The Judex Files: The Look

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Episode 2 of Louis Feuillade’s JUDEX introduces the Liquorice Kid (La Môme Reglisse), screen left, and we wonder how we ever got by without him.

The Liquorice Kid is one of nature’s aristocrats. A streetwise urchin on the side of good, he walks into the story, wedges himself there, and refuses to budge. There are perhaps elements of Chaplin to this minute hobo, but he’s also a sterling example of the deus ex machina device at its most charming. René Poyen, child star of Feuillade’s BOUT-DE-ZAN series of comic shorts, is an engaging little fellow. Like many of the characters in this serial which keeps a toe in theatre, he can turn to his chums in the audience and display what he’s thinking with facial expressions, gestures, or even silent utterances. But the Kid does this more often than the other characters — just like Chaplin, he enjoys a special relationship with his fans. We know he knows we’re watching, but the other characters are less aware that they’re in a movie. Even Judex doesn’t have the Kid’s cinematic awareness.

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You might think constant knowledge that one is being observed by either a camera, or an audience of people ranging in period from 1916-2016 and possibly beyond, depending on how you imagine the Kid’s experience, might be distracting, might put one at a disadvantage. But the Kid is far from put off: basking in our admiration, he enjoys miraculous levels of self-confidence.

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8 Responses to “The Judex Files: The Look”

  1. The kid appears in the modern version, but seems to be a small town waif instead of the Chaplinesque urbanite.

    Reflecting on how the original was made in a time of seeming calm before the Great War, while the feature uses hindsight to knock the ending sideways.

    In the comparatively recent “Miss Pettigrew Lives for the Day”, they place the imminent British entry into WWII in the foreground, while the book — written pre-war — never alluded to wider events. Trying to think of other adaptations or remakes that were shaped or at least affected by historical perspective unavailable to the original creators.

  2. There must be others, but my mind is a blank. There’s a recent-ish film of Wodehouse’s Piccadilly Jim which is set in a non-specific period, a la Delicatessen or Brazil, a nod to the fact that Wodehouse took his cue from pre-WWI England but incorporated elements of later society. A bold idea, but the film is not widely acclaimed (Wodehouse is evidently supremely difficult to adapt, judging by the fallen bodies on the wayside: odd, since he provides ideal plots, dialogue and characters. TONE seems to be the sticking-point).

  3. Fox did a couple of Jeeves pictures with Arthur Treacher. The first had David Niven as Bertie. For the second they dispensed with Bertie and had Jeeves working for some awful people when he quits and goes to America, lured by some swindlers and playing fish out of water instead of perfect butler. These are B movies that are almost okay if you forget who they’re supposed to be.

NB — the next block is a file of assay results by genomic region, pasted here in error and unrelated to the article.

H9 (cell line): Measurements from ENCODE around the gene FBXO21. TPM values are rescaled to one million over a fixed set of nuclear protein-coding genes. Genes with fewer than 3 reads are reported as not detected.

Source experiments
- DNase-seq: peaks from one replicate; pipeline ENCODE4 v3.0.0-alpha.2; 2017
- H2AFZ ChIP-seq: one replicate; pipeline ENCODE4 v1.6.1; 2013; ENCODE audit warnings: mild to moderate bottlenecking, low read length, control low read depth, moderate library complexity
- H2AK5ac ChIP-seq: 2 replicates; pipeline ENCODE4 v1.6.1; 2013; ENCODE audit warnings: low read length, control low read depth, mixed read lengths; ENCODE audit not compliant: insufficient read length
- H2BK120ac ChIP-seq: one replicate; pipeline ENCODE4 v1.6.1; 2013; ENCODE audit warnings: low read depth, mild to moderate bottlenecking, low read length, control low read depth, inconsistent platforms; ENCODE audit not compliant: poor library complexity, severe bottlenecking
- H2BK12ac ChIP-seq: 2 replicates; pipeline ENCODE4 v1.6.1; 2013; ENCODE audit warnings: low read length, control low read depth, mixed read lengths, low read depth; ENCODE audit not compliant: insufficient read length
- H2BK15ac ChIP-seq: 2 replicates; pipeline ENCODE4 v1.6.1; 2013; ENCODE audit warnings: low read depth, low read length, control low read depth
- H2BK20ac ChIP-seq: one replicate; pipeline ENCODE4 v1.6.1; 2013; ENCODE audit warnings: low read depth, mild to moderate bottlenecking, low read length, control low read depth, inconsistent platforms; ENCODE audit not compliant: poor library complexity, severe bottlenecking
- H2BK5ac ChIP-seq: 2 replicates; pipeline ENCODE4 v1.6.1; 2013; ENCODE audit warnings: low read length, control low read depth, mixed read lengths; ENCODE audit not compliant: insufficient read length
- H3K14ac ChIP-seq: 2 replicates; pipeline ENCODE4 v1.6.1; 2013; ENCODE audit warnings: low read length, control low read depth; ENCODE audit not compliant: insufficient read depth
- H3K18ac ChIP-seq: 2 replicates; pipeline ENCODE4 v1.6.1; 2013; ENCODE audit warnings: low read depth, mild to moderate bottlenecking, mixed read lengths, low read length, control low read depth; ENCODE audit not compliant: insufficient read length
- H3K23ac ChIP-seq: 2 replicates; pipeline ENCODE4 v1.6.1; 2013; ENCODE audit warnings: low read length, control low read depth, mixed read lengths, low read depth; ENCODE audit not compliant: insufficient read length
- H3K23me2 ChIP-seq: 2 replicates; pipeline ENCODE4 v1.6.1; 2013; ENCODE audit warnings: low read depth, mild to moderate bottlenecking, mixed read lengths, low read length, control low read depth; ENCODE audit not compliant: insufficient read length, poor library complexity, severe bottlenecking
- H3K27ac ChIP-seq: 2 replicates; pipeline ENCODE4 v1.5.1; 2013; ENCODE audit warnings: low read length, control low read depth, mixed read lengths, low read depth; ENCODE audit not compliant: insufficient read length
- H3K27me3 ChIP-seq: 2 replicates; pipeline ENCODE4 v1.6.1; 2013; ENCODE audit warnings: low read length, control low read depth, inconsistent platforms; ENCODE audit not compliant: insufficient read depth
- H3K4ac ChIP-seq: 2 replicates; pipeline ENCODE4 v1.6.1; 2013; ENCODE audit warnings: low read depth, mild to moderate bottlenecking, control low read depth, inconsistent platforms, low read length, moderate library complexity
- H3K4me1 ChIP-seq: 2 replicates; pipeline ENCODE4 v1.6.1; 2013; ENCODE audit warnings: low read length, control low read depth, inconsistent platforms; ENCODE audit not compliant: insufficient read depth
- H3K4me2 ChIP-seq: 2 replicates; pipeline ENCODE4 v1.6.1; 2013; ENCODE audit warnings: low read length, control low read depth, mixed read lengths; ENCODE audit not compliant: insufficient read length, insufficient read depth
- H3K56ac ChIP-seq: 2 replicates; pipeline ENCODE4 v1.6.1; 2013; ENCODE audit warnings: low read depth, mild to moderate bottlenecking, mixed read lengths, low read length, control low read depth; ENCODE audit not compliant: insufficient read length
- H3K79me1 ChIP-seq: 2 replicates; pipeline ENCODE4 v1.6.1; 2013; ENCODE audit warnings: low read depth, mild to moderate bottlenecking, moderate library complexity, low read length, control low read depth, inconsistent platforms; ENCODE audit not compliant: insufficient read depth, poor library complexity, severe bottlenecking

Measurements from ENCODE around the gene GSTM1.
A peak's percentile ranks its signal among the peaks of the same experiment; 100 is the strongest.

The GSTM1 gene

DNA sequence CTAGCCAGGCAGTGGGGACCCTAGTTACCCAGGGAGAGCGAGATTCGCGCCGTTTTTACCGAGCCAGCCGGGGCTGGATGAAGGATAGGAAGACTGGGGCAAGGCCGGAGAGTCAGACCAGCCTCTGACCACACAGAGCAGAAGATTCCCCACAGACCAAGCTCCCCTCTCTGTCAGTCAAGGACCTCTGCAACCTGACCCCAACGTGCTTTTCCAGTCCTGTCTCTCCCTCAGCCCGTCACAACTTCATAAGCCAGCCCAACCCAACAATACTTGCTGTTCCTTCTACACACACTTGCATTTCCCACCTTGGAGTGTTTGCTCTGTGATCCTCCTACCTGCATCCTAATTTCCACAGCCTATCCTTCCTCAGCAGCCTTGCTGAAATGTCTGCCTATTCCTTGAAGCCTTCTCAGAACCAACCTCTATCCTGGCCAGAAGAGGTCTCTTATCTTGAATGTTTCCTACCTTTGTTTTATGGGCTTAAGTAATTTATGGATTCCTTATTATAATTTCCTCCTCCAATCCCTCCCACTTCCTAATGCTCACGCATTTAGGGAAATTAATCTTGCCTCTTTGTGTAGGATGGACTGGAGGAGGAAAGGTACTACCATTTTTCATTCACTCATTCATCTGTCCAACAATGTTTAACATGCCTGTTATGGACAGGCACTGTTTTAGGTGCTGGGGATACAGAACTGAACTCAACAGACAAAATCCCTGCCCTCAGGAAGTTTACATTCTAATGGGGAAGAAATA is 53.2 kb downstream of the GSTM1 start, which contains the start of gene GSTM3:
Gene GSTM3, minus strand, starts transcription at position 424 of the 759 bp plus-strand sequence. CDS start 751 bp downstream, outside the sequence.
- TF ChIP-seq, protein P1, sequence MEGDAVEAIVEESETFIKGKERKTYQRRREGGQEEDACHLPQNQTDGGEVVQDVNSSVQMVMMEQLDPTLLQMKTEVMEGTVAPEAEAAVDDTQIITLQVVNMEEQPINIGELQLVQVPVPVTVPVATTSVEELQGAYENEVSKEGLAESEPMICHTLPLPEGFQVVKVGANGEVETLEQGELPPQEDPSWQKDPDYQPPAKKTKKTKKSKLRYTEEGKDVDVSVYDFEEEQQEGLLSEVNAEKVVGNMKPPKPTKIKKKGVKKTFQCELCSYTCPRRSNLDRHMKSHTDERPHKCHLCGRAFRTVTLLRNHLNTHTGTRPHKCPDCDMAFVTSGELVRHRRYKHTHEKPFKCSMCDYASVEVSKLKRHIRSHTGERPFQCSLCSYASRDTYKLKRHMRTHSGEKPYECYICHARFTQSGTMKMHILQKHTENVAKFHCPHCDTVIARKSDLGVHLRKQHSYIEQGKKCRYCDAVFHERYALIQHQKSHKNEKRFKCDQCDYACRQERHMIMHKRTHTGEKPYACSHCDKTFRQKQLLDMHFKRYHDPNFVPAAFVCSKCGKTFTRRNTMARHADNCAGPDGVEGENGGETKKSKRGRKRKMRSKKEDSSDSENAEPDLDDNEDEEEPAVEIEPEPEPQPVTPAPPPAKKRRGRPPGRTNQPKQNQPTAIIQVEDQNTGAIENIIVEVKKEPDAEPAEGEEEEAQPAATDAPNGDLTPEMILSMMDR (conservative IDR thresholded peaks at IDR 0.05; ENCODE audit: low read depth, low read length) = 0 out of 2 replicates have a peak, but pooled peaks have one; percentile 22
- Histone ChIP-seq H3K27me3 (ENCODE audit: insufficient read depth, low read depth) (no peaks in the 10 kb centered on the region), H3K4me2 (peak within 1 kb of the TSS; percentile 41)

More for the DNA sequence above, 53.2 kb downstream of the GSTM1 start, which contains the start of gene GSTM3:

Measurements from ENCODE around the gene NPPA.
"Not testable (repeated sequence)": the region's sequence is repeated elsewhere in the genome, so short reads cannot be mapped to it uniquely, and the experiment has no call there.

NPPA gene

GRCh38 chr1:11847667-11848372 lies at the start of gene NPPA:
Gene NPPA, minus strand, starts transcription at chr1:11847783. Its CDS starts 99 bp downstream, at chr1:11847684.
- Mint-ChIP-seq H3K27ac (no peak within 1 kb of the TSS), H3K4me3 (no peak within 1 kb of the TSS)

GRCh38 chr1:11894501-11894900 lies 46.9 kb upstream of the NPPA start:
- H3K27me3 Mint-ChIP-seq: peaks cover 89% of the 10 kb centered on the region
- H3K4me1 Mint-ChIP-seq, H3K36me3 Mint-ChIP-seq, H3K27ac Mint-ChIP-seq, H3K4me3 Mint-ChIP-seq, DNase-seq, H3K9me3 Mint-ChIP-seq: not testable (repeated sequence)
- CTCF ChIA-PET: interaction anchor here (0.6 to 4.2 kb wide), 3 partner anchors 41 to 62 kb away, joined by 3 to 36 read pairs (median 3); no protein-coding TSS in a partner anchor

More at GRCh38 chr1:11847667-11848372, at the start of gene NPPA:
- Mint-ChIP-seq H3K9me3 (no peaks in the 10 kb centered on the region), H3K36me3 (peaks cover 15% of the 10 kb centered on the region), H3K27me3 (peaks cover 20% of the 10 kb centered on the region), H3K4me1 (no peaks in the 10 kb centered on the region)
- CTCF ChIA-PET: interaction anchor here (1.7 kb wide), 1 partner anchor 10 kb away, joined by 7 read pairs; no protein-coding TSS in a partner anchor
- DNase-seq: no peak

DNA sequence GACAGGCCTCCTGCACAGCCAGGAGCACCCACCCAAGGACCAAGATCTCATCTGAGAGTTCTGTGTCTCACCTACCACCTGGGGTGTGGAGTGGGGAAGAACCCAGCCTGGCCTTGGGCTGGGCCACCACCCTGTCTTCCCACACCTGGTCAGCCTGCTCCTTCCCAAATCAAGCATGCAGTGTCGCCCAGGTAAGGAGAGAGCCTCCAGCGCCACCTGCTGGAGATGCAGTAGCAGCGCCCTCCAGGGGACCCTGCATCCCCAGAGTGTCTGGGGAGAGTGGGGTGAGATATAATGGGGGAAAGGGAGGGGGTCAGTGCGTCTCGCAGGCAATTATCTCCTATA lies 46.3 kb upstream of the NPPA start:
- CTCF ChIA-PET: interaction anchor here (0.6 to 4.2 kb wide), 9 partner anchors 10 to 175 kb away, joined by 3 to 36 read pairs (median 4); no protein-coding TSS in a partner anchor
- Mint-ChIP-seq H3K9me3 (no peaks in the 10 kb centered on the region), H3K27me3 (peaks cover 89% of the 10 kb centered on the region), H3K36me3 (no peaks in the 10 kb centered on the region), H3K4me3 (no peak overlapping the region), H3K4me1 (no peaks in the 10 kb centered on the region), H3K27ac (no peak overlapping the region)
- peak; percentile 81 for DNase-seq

The DVD at least had some nice featurettes about Wodehouse. The item that stayed with me was somebody saying the carefree drones Wodehouse wrote about died in WWI trenches, and were all but extinct after the war.

    There was a recent pastiche that ended with Bertie finding the Right Girl; the review I read savaged it for placing Jeeves and company in a very specific historical moment.

  4. In Franju’s remake the kid, by now exhausted, falls asleep at the climax of the story. Consequently the final confrontation between Francine Berge and Sylva Koschina takes on the aspect of a dream.

  5. ” Trying to think of other adaptations or remakes that were shaped or at least affected by historical perspective unavailable to the original creators.”
    The Hourglass Sanatorium (1973) has some quiet “foreshadowing” of the Holocaust, while Bruno Schulz wrote The Street of Crocodiles and Sanatorium Under the Sign of the Hourglass in the mid 1930’s.

  6. Oh, well in that case, Welles’ The Trial, with its Holocaust intimations and (disputed) atom bomb climax. Yes, that would be my prime example, with Welles saying he couldn’t use Kafka’s ending after the six million dead.

    Been meaning to watch The Hour Glass Sanatorium for AGES! I like Has’ film of Confessions of a Justified Sinner.

  7. I heard – i might have misheard – that Complicite put Nazis into their Street Of Crocodiles, which annoyed me: Why should Schulz’s murderers get a look in? Conrad seems an author it would be pointless to adapt without nodding to the century he foresaw. Every “Secret Agent” adaptation has its own take (apt, since the book’s dedicated to H.G. Wells) – Hampton’s has the Professor prophesy (again) the Nazis, and the recent TV adaptation turned him into a suicide bomber. Speaking of Wells, there must be hundreds of science fiction adaptations and remakes that meet this criteria. Oh, every single adaptation of Jeckyll and Hyde possibly ever – I don’t recall Hyde murdering prostitutes in the novella.

  8. George Pal’s film of The Time Machine takes the action through modern times, though doesn’t linger on the contemporaneous present tense (what an odd phrase to have to type). The pathetic remake jumps straight into the far future, which seemed like a waste, but then the whole film was a waste.

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